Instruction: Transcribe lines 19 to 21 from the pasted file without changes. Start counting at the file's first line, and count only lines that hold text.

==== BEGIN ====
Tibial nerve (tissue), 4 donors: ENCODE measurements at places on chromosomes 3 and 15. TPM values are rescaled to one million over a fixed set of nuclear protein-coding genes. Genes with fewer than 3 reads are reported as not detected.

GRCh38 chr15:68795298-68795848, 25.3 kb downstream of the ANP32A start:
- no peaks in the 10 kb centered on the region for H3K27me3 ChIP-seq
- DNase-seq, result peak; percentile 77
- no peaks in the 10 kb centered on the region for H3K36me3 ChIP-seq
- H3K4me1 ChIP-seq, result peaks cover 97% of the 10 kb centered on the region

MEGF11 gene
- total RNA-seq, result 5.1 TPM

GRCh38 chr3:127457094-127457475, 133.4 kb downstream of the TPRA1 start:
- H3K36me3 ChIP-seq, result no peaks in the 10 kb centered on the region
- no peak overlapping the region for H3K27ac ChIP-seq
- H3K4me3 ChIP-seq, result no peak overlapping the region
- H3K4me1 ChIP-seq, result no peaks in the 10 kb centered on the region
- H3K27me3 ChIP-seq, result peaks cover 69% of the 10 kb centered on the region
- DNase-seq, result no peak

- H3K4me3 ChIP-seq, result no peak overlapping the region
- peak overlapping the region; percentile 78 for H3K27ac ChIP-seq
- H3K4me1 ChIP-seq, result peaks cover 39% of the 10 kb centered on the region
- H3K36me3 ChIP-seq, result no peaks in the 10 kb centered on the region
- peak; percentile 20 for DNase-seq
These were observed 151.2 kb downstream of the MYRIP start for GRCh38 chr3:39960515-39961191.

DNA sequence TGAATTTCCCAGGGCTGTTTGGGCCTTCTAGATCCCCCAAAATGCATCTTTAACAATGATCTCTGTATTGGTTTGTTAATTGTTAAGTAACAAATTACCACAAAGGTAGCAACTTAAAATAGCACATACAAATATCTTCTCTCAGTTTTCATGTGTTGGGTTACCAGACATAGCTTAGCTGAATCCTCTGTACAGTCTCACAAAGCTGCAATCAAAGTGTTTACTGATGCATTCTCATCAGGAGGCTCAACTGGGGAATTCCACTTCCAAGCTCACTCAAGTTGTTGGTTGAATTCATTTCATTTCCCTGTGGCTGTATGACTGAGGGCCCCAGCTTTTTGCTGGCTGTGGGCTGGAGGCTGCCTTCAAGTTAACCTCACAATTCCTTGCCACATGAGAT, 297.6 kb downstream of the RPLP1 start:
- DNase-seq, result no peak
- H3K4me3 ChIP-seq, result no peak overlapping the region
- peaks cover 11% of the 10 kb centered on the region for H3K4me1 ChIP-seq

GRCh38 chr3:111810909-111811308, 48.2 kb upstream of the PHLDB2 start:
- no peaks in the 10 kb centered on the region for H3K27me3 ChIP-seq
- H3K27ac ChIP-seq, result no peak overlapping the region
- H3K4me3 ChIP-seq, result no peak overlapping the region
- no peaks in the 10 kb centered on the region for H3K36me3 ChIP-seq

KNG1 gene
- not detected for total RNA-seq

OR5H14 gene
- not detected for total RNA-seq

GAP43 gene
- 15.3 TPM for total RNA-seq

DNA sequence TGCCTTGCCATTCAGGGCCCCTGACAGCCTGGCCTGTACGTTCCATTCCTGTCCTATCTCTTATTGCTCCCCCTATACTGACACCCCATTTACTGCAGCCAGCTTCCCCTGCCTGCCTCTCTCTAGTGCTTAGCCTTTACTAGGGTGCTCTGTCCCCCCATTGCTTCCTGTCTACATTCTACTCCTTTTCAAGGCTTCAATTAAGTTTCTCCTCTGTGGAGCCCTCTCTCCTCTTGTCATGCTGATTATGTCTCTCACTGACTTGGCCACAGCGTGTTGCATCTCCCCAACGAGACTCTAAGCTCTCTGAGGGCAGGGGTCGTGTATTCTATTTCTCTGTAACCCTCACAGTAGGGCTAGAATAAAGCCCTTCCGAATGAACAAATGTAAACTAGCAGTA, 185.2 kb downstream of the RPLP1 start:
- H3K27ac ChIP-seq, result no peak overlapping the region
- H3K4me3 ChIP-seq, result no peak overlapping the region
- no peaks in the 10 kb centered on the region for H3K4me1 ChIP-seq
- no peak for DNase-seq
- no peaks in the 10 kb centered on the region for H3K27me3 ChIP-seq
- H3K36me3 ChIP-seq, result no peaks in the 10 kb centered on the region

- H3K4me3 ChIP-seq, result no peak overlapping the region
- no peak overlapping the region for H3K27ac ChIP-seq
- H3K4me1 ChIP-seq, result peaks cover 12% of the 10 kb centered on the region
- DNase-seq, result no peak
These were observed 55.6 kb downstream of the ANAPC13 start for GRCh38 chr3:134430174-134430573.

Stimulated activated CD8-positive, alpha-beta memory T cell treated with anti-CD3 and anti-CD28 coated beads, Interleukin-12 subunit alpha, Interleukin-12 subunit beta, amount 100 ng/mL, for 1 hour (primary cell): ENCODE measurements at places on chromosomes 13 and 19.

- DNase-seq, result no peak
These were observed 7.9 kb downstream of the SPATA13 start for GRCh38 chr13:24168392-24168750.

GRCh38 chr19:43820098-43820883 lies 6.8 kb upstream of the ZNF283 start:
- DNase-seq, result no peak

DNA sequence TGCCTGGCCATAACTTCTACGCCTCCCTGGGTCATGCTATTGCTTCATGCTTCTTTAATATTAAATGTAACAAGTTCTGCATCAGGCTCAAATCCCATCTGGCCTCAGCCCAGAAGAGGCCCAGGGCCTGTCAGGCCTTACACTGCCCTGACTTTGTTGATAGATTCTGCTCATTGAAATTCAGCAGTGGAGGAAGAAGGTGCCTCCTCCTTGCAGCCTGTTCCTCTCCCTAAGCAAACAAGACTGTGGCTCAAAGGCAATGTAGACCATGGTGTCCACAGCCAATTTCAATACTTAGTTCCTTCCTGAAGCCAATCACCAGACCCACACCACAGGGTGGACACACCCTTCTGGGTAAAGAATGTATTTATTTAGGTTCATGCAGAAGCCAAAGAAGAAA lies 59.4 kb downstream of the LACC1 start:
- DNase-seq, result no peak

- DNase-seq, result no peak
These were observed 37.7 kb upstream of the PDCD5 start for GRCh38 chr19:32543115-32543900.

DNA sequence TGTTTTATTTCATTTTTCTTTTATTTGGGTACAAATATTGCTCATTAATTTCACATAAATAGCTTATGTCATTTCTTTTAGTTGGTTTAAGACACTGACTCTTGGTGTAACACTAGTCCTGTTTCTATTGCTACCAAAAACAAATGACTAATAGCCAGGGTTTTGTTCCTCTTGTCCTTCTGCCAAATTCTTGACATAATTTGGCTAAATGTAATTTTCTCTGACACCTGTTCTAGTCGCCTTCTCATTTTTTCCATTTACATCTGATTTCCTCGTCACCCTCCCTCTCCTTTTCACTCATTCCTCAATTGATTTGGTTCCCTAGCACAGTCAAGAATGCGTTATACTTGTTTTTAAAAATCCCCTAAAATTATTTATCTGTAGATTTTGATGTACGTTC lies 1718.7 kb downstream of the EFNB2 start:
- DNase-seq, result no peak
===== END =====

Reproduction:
- H3K36me3 ChIP-seq, result no peaks in the 10 kb centered on the region
- peak; percentile 20 for DNase-seq
These were observed 151.2 kb downstream of the MYRIP start for GRCh38 chr3:39960515-39961191.